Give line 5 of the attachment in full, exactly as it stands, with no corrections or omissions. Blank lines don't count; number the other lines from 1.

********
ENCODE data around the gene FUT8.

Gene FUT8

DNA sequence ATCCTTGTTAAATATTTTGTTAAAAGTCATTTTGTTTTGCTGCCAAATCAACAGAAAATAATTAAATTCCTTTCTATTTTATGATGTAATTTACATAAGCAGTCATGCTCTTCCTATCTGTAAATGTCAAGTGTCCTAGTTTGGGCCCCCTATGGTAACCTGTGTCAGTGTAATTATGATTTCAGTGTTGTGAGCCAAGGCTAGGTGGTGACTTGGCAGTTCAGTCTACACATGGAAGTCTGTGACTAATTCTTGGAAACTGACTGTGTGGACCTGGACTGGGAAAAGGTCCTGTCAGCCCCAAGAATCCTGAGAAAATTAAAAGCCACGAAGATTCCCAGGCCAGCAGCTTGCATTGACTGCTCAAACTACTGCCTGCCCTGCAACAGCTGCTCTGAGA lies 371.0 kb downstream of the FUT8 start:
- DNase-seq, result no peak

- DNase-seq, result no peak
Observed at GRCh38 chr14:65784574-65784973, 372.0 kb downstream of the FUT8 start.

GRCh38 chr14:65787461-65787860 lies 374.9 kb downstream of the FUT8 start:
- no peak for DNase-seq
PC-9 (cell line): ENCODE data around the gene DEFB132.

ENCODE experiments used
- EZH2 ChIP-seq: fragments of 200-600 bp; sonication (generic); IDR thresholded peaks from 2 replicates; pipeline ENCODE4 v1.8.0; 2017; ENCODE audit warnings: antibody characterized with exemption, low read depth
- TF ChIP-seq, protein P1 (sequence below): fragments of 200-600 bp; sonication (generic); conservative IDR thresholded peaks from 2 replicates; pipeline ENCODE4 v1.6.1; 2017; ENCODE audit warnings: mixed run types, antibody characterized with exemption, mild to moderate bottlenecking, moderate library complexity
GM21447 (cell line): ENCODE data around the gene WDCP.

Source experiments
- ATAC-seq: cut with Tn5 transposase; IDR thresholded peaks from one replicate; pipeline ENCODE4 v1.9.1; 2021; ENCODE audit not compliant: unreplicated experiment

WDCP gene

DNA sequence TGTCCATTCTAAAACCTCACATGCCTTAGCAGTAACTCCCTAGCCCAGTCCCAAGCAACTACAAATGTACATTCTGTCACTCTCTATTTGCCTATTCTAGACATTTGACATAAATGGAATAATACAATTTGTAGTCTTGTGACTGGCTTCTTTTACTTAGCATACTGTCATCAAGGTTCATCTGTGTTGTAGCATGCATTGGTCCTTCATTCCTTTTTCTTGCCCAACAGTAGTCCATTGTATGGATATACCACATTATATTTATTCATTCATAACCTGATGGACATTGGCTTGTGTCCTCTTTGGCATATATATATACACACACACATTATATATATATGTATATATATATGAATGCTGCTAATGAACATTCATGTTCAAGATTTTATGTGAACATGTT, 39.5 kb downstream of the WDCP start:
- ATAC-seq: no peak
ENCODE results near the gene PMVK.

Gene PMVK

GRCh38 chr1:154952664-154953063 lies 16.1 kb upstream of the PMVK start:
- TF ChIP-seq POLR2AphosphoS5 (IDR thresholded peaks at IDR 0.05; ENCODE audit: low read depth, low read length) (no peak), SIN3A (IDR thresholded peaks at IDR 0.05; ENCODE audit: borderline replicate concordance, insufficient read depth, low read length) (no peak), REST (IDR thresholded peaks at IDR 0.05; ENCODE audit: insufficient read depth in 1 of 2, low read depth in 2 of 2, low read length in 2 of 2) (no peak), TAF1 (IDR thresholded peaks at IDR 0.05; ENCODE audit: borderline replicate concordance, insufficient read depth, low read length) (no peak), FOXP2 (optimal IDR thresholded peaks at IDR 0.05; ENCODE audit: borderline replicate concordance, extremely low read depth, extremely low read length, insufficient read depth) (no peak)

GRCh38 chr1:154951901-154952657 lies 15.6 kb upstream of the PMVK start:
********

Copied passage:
- DNase-seq, result no peak